Budd-Chiari syndrome

Last revised by Jeremy Jones on 27 Jul 2023

Budd-Chiari syndrome, also known as hepatic venous outflow obstruction (HVOO), refers to the clinical picture that occurs when there is partial or complete obstruction of the hepatic veins

There is no clear consensus regarding the number of occluded veins, some authors claim that there should be at least one occluded hepatic vein 7, others state that there are no significant hemodynamic changes if only one vein is occluded therefore clinical manifestations appear when at least two of the three hepatic veins are occluded 8.

Budd-Chiari syndrome is rare. A Japanese study estimated the prevalence to be in the region of 2.4 cases/million 4. In Asian countries, there is a male predilection 9. In Western populations, it is most commonly diagnosed in females in the third and fourth decades and the most common cause is thrombosis 9. Membranous webs have been increasingly described in Asian patients as a cause of obstruction.

The classic acute presentation is with the clinical triad of ascites, hepatomegaly, and abdominal pain, although this is non-specific. The presentation may be acute or chronic:

  • acute: results from an acute thrombosis of the main hepatic veins or the inferior vena cava; patients may present with rapid onset ascites

  • chronic: the chronic form is related to fibrosis of the intrahepatic veins, presumably related to inflammation

The etiology is mixed and varied. The majority of cases result from thrombosis within the hepatic veins. However, 25% arise from external compression that results in obstruction:

It may be associated with concurrent portal vein thrombosis

It is characterized on imaging by ascites, caudate hypertrophy, peripheral atrophy, and prominent collateral veins. 

  • no flow or inappropriately directed flow in the right hepatic vein or a part of it

  • discontinuity between the main hepatic vein and the inferior vena cava

  • reversed flow in hepatic veins

  • intra- and extrahepatic collaterals

  • portal vein changes e.g. hepatofugal flow

  • low or absent flow in the inferior vena cava or balanced bidirectional flow

  • bland thrombus or tumor thrombus within the inferior vena cava

  • increased resistive index within the hepatic artery: >0.75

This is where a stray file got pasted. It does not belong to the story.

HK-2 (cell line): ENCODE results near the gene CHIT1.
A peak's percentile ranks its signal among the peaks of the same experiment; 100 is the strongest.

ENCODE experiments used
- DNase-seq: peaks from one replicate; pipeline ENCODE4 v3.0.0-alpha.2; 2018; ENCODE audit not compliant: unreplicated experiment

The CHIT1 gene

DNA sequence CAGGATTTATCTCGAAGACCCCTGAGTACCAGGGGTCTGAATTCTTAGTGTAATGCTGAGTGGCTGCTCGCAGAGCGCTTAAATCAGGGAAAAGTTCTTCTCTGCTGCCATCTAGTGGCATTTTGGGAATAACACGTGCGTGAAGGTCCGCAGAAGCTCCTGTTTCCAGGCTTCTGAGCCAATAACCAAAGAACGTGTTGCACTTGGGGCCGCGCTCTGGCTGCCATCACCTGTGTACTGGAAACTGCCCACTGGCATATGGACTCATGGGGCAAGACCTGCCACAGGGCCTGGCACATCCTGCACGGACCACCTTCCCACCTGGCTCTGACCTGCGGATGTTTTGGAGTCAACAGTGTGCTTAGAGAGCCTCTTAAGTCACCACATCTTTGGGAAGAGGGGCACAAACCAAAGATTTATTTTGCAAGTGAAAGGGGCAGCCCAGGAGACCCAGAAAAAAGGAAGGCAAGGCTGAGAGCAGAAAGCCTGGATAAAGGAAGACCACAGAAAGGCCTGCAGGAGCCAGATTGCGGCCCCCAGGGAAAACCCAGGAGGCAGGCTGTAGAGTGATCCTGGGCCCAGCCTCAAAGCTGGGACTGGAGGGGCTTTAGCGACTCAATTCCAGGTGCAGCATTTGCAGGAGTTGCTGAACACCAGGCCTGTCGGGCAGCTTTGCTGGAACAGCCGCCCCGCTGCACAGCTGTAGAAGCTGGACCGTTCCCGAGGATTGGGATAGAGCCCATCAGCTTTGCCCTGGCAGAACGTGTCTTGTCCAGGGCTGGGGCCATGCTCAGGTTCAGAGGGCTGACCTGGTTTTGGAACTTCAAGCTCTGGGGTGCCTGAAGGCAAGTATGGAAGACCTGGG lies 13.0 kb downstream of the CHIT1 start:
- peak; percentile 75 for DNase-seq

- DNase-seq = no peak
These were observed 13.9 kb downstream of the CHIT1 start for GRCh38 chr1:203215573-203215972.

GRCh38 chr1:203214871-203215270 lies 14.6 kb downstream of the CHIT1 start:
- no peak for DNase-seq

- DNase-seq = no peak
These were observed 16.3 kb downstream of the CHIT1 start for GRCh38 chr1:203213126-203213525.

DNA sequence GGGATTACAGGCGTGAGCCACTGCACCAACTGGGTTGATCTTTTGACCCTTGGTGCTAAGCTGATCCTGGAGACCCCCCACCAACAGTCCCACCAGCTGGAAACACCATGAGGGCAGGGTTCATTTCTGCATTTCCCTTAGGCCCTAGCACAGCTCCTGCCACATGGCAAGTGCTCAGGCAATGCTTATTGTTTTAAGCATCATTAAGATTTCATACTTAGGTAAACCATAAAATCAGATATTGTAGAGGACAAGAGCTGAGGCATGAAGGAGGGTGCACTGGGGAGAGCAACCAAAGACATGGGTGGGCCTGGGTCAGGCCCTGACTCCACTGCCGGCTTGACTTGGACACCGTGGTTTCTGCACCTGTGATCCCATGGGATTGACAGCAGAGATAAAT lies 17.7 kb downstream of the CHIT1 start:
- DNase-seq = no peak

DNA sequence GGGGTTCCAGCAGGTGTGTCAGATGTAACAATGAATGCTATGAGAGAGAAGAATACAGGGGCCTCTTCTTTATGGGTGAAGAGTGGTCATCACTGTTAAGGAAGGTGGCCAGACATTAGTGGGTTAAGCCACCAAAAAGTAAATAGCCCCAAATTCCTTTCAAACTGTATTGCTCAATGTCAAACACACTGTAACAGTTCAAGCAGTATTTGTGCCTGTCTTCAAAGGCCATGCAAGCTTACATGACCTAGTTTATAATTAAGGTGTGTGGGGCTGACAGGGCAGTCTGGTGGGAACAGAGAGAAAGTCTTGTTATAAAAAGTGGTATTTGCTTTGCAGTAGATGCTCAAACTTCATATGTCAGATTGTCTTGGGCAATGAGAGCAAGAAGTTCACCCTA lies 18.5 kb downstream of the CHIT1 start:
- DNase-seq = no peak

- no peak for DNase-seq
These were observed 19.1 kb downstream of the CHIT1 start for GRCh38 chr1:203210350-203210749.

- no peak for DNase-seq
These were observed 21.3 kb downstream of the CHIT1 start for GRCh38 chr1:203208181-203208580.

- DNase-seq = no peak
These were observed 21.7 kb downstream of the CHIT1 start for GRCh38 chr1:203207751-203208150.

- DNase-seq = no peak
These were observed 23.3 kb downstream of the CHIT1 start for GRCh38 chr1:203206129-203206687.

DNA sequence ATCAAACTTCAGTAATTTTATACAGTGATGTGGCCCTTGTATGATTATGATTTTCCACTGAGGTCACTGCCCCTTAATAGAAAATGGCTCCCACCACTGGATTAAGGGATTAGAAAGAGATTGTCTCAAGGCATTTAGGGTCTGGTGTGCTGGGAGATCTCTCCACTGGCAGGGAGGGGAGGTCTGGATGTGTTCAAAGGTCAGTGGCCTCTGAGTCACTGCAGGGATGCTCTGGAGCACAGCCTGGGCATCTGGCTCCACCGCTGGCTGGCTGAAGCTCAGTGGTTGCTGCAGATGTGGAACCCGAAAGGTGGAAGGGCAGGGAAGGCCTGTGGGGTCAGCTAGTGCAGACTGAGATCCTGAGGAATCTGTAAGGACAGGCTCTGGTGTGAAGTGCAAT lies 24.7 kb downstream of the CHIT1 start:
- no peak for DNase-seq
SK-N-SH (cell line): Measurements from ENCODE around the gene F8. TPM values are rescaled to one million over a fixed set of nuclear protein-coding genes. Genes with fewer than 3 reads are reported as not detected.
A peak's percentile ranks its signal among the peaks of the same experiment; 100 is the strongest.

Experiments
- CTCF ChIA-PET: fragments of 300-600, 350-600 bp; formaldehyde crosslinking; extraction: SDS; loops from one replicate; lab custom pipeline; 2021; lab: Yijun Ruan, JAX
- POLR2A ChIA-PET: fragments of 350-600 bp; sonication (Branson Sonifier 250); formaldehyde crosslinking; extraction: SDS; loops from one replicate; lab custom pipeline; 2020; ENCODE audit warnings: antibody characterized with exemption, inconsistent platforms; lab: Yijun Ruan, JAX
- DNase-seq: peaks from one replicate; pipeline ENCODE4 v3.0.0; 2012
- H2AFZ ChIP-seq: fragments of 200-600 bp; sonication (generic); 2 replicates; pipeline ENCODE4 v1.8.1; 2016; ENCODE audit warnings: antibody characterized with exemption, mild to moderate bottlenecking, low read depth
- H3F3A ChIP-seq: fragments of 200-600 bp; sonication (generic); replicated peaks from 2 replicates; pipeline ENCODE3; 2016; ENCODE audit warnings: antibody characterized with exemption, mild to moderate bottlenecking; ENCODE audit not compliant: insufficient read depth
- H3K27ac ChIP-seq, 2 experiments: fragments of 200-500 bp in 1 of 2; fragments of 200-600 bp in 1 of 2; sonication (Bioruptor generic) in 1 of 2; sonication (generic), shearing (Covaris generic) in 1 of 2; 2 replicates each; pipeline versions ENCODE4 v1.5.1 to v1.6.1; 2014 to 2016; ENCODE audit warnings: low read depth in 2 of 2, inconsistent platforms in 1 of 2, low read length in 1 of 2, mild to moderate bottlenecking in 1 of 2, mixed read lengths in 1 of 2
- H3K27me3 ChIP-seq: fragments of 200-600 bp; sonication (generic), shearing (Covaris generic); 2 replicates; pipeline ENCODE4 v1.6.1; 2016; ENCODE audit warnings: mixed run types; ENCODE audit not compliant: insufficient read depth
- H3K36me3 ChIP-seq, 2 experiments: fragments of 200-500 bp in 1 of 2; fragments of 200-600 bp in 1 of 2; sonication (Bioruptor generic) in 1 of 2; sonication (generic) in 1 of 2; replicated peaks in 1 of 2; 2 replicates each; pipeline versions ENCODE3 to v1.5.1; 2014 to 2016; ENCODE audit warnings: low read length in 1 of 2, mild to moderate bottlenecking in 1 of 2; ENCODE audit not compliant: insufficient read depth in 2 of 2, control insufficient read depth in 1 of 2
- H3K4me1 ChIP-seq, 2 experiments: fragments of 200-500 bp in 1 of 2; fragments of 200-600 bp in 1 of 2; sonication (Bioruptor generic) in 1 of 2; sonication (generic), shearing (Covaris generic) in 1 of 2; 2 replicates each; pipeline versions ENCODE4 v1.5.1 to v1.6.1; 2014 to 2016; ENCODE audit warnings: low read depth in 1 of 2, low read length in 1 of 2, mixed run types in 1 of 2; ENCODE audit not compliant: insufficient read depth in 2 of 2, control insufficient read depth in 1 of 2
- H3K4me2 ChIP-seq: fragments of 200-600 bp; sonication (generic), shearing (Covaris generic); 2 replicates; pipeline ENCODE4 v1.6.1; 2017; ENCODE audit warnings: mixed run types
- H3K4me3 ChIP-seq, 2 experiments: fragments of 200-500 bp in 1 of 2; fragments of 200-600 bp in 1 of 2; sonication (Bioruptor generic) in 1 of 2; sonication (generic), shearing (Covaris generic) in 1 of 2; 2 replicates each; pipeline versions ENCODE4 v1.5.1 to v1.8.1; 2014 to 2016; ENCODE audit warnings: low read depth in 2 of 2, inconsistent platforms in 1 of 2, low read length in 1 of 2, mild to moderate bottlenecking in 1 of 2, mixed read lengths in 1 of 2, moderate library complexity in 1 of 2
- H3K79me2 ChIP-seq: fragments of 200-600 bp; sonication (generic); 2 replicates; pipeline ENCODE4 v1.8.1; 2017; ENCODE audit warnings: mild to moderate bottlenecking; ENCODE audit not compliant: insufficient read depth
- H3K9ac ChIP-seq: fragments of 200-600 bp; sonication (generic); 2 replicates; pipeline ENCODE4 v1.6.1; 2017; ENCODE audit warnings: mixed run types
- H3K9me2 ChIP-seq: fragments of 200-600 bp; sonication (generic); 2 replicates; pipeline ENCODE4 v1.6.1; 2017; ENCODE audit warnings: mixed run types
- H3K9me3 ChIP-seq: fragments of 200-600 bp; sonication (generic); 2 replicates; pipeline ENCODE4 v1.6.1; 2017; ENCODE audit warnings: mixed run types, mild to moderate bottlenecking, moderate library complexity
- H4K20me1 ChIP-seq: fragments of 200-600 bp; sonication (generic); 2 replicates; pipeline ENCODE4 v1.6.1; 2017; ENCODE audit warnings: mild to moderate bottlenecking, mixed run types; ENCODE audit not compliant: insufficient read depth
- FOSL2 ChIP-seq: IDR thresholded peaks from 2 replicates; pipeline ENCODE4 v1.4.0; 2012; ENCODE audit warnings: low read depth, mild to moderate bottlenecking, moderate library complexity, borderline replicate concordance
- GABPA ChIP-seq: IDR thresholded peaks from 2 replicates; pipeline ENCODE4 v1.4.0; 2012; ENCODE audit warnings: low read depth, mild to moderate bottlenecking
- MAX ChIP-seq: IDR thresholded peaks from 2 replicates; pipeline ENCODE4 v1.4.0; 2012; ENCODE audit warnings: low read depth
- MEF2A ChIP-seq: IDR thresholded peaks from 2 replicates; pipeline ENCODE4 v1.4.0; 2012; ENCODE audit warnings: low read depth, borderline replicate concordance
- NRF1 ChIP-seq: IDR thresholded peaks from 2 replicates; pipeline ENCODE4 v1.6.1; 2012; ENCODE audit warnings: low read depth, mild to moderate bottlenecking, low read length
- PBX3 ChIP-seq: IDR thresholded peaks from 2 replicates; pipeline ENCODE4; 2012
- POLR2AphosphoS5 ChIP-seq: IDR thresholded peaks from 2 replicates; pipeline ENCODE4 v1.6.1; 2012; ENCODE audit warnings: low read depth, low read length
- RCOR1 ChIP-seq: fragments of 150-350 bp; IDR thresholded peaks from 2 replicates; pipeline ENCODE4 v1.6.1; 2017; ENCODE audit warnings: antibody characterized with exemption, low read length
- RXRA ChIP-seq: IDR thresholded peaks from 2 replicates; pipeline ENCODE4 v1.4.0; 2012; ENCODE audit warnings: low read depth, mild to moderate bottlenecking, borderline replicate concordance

• early enhancement of the caudate lobe and central liver around the inferior vena cava

  • delayed enhancement of the peripheral liver with accompanying central low density (flip-flop appearance)

  • inhomogeneous mottled liver (nutmeg liver)

  • peripheral zones of the liver may appear hypoattenuating because of reversed portal venous blood flow

  • inability to identify hepatic veins

  • in the chronic phase, there is caudate lobe enlargement and atrophy of the peripheral liver in affected areas

  • hepatic venography

    • complete occlusion of hepatic veins

    • may or may not be associated with a (focal) stenosis of the intrahepatic inferior vena cava

    • spider web appearance of the intrahepatic collateral veins

If left untreated, progression to liver failure from fibrosis and eventual death may occur. Management options include 10:

  • long-term anticoagulation (is usually a first option of treatment)

  • liver transplantation (definitive treatment)

  • surgical portosystemic shunting

  • hepatic venoplasty with stenting

  • IVC-plasty with stenting

  • transjugular intrahepatic portosystemic shunts (TIPS)

    • as a bridging therapy prior to liver transplantation or surgical portosystemic shunting

    • as a treatment for patients with contraindications for liver transplantation

Patients with chronic Budd-Chiari syndrome are at risk for hepatocellular carcinoma (HCC) and therefore should be monitored with serum alpha-fetoprotein (AFP) 5

Initially described by George Budd (1808-1882) in 1845 before Hans Chiari (1851-1916) lent his first pathological description of "obliterating endophlebitis of the hepatic veins" in 1899.

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